I think I also come at this as someone who is interested in choreographing. I love making up movement material. I love thinking about who the students are and meeting them where they are and how open they are to what I’m doing. Sometimes I feel like an ambassador of modern dance, providing a positive, exciting relation to it, challenging their relationship to it.
I do think a lot about what kind of dancers I’m trying to train. I try to look around to see what’s happening in the dance world and what kind of world these dancers are moving into. Academically, I teach in a liberal arts setting where students don’t have to audition to be enrolled. I approach it from the perspective of wanting to teach them to be well-rounded people, how to think and why this form matters. I want to help them find in themselves their own value system and what feels powerful to them about being in the body.
CARBONARA: Teaching requires a unique commitment to your own values, combined with an enormous amount of energy and focus, so different from choreographing, performing or rehearsing. Meanwhile, it can sometimes be effortful evoking from your students authentic change and improvement. Is there anything particular in your teaching with which you struggle or are trying to do differently?
BURNS: I can get very frustrated sometimes, but increasingly I feel like my teaching is the real center of my creative life. When I’m teaching I’m in direct contact with my history and the languages and space. It’s a wonderful dialogue. When I’m doing ballet, it’s all about giving over to becoming the vessel to the form. We all know that we’re also thinking and feeling and going through experiences. Even in this practice, we’re also learning how to be content, how to be in the form, how to be present, mindful of how we’re doing it. Improvisation is the reciprocation, it’s about becoming, it’s emphasizing where you are, not the body. It brings up wonderful philosophical questions. Where are you and all those levels that can be explored. I don’t get bored, because I find it so interesting. There are definitely areas in which I’m still growing.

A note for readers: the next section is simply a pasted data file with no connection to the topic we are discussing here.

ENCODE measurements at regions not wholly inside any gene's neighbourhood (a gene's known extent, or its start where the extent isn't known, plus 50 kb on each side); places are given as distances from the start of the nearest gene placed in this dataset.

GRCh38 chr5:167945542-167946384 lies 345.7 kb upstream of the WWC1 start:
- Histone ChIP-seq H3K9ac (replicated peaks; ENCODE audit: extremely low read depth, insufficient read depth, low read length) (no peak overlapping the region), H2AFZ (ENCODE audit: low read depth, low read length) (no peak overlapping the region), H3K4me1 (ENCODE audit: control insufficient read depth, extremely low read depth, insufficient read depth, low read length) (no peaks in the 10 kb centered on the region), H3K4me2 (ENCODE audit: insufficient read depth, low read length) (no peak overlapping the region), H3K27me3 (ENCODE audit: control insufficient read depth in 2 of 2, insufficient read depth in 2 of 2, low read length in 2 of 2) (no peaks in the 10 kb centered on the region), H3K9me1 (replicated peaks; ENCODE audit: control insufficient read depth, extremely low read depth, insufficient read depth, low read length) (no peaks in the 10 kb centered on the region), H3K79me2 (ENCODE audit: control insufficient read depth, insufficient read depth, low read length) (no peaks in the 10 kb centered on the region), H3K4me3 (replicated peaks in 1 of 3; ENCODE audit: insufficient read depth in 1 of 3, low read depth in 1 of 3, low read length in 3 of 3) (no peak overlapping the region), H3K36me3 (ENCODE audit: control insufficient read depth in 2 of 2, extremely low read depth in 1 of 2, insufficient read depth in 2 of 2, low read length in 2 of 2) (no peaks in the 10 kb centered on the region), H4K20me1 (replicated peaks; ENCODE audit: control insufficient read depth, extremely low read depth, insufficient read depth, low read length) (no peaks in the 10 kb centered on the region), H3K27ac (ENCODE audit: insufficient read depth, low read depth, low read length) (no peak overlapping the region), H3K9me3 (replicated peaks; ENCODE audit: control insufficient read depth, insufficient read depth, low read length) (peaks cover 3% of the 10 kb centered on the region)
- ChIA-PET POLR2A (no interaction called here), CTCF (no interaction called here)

FRANK: I love working with students with a tremendous appetite and it’s fun to work with people who are ready to take on a lot of complexity. It’s harder to work with students who aren’t ready or who are even reticent. I have stopped feeling like I have to provide appetite. I have learned how to distinguish those who are reticent from those who really don’t want to be there. I’ve learned how to recognize fear. How do you get past that? Usually things need to be simpler so students can go deeper. I used to feel like I had to lure people in.
FAULKNER: I’m doing my Laban Movement Analysis certification this summer. I think it’s going to give me a lot more tools for assessment. I tend to be an imagery-based teacher and I’m looking forward to having more tools. I know that some students need hands on stuff or need you to break down the anatomy in someway. That’s one of the areas that I want to strengthen – my ability to reach different learners.
HAFT: I wish I could have a wider range. Sometimes I try to imitate what I think a certain choreographer would do if they were making movement. It’s one of the ways I try to trick myself into composing movement differently. In that way being a teacher is a great way to study and grow. I’m happiest teaching when it’s stretching my choreographic imagination.
DAVIS: As soon as I get bored with dancing—which I don’t think will ever happen—it will be because I’ve stopped asking questions. It’s never been about arriving at an answer.